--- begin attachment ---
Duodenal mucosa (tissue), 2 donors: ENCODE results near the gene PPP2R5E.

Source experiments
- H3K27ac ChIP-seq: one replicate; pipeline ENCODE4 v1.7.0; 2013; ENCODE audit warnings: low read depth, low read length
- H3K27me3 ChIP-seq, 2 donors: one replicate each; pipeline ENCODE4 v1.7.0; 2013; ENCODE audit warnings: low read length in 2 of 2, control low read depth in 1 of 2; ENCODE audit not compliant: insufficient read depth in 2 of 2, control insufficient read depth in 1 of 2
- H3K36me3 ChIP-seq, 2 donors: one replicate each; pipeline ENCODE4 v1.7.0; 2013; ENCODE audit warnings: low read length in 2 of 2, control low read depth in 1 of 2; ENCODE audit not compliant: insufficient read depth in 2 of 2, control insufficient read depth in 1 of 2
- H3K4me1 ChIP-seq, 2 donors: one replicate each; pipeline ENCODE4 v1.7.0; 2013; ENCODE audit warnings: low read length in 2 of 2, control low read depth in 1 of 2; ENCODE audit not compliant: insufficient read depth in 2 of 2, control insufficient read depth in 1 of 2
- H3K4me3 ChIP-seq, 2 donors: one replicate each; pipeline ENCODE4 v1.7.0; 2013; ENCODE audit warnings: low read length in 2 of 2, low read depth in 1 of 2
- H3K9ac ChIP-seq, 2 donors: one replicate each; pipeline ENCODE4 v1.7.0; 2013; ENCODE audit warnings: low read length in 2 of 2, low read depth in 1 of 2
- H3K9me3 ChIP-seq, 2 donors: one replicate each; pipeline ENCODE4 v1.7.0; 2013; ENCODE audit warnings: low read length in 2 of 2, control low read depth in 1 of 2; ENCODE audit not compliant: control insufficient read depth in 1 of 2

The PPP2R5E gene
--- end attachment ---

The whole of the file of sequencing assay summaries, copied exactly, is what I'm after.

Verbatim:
Duodenal mucosa (tissue), 2 donors: ENCODE results near the gene PPP2R5E.

Source experiments
- H3K27ac ChIP-seq: one replicate; pipeline ENCODE4 v1.7.0; 2013; ENCODE audit warnings: low read depth, low read length
- H3K27me3 ChIP-seq, 2 donors: one replicate each; pipeline ENCODE4 v1.7.0; 2013; ENCODE audit warnings: low read length in 2 of 2, control low read depth in 1 of 2; ENCODE audit not compliant: insufficient read depth in 2 of 2, control insufficient read depth in 1 of 2
- H3K36me3 ChIP-seq, 2 donors: one replicate each; pipeline ENCODE4 v1.7.0; 2013; ENCODE audit warnings: low read length in 2 of 2, control low read depth in 1 of 2; ENCODE audit not compliant: insufficient read depth in 2 of 2, control insufficient read depth in 1 of 2
- H3K4me1 ChIP-seq, 2 donors: one replicate each; pipeline ENCODE4 v1.7.0; 2013; ENCODE audit warnings: low read length in 2 of 2, control low read depth in 1 of 2; ENCODE audit not compliant: insufficient read depth in 2 of 2, control insufficient read depth in 1 of 2
- H3K4me3 ChIP-seq, 2 donors: one replicate each; pipeline ENCODE4 v1.7.0; 2013; ENCODE audit warnings: low read length in 2 of 2, low read depth in 1 of 2
- H3K9ac ChIP-seq, 2 donors: one replicate each; pipeline ENCODE4 v1.7.0; 2013; ENCODE audit warnings: low read length in 2 of 2, low read depth in 1 of 2
- H3K9me3 ChIP-seq, 2 donors: one replicate each; pipeline ENCODE4 v1.7.0; 2013; ENCODE audit warnings: low read length in 2 of 2, control low read depth in 1 of 2; ENCODE audit not compliant: control insufficient read depth in 1 of 2

The PPP2R5E gene